While it is impossible to predict the future, we can nevertheless anticipate certain outcomes. Writing the book Russia’s Futures, I was aware that professionals in the field of what used to be called Soviet studies were heavily criticised for failing to predict the dissolution of the Communist system and the disintegration of the Soviet Union at the end of the 1980s. I always felt that this criticism was unfair, since most specialists worth their salt had talked about the problems of the system and the stresses in the country, and had thus anticipated the possibility of some sort of crisis, especially once the reforms launched by Mikhail Gorbachev took hold. The same applies today. There are no easy answers to the many problems facing Russia today, ranging from demography, economic competitiveness, social integration, national identity, leadership and generational turnover, climate change, and relations with the world outside. The fundamental question is whether there is an evolutionary outcome to the various problems confronting the country.
There are many in Russia who argue that the country is once again heading towards some sort of revolutionary breakdown. In the twentieth century Russia already had two major moments of state collapse, in 1917 and 1991, but a third one in the near future is unlikely. In fact, the whole system established by Vladimir Putin is dedicated to putting an end to Russia’s revolutionary cycle. This creates problems of its own, since the maintenance of stability at almost any cost generates rigidity and a lack of dynamism, which are precisely the conditions that provoke resistance and possible breakdown. However, so far the system has retained enough innovatory potential, effective governance and delivery of public goods to ensure its survival into the medium term. Russia is not the kleptocratic dictatorship of myth.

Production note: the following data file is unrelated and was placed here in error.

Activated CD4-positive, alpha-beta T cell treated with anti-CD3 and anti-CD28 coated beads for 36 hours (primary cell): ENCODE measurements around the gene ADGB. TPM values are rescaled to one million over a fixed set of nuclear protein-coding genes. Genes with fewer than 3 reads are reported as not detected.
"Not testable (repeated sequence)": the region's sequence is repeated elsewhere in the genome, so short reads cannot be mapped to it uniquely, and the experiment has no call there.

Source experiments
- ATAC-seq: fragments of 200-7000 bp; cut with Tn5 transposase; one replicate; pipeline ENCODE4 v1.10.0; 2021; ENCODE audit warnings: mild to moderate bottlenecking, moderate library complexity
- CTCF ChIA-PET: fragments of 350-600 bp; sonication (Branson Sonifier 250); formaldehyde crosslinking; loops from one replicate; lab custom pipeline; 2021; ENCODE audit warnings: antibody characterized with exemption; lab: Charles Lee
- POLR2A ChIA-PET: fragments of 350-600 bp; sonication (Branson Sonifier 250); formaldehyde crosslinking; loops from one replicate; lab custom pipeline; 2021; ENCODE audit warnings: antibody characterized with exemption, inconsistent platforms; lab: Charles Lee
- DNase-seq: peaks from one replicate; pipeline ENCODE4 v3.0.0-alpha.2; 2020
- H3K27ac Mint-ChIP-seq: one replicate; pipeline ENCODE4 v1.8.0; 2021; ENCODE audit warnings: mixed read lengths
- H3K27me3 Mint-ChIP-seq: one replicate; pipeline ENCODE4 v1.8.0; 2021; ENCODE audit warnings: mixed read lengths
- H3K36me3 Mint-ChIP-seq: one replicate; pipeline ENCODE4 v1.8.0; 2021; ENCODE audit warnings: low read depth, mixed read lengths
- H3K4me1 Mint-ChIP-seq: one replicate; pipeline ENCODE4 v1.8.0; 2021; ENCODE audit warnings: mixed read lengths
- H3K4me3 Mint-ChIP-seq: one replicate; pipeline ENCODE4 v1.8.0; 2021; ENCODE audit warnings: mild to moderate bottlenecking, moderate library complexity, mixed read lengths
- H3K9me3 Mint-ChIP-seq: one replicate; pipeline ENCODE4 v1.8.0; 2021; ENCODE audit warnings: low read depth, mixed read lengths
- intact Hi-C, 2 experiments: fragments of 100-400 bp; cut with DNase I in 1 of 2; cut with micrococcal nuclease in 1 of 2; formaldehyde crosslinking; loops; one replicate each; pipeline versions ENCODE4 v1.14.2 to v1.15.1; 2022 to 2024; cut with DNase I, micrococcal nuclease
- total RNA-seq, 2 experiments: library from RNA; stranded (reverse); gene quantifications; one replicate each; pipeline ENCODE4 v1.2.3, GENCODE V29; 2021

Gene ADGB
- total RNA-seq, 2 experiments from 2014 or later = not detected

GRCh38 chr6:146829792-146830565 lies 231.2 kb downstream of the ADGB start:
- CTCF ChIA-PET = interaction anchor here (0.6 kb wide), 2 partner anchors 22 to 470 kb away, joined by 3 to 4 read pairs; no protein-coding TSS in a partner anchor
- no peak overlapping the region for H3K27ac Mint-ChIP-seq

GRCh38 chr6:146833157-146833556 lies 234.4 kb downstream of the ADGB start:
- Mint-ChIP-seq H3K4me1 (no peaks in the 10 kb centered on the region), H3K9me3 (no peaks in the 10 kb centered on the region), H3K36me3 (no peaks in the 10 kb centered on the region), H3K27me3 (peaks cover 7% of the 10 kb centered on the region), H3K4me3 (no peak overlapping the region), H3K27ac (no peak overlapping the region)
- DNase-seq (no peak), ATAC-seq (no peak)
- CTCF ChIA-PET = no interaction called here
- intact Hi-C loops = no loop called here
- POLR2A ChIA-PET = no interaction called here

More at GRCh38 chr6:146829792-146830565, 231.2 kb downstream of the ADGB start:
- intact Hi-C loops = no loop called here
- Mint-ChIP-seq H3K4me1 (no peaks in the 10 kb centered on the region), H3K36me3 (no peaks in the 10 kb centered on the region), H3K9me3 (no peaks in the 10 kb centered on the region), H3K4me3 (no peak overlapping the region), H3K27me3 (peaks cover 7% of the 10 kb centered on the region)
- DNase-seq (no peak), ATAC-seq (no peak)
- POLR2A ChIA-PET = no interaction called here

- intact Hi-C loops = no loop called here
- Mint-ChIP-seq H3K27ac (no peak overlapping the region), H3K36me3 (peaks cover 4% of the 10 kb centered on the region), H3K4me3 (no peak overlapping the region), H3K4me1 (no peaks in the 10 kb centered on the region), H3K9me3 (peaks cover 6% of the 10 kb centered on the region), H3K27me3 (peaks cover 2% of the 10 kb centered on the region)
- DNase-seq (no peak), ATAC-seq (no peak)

We can anticipate a number of futures, and although a crisis generated by foreign pressure and internal opposition cannot be excluded, the more likely option is the continuation of attempts to fulfil the potential of the democratic revolution of 1991. In subsequent years a constitutional state was established whose normative foundations remain firmly committed to the rule of law, balanced government and civil freedoms. Practice, of course, does not always meet these standards, accompanied by the emergence already under Boris Yeltsin in the 1990s of an administrative system that stands above the constitution, claiming certain prerogative powers to push through reforms, maintain stability and to defend Russia’s sovereign independence in an intensely competitive international system. The democratic revolution will be complete when the administrative system is brought under the control of the civic institutions of the constitutional state. The book suggests that this is not excluded, but neither is it guaranteed.
Richard Sakwa is Professor of Russian and European Politics at the University of Kent at Canterbury. His new book Russia’s Futures is now available from Polity.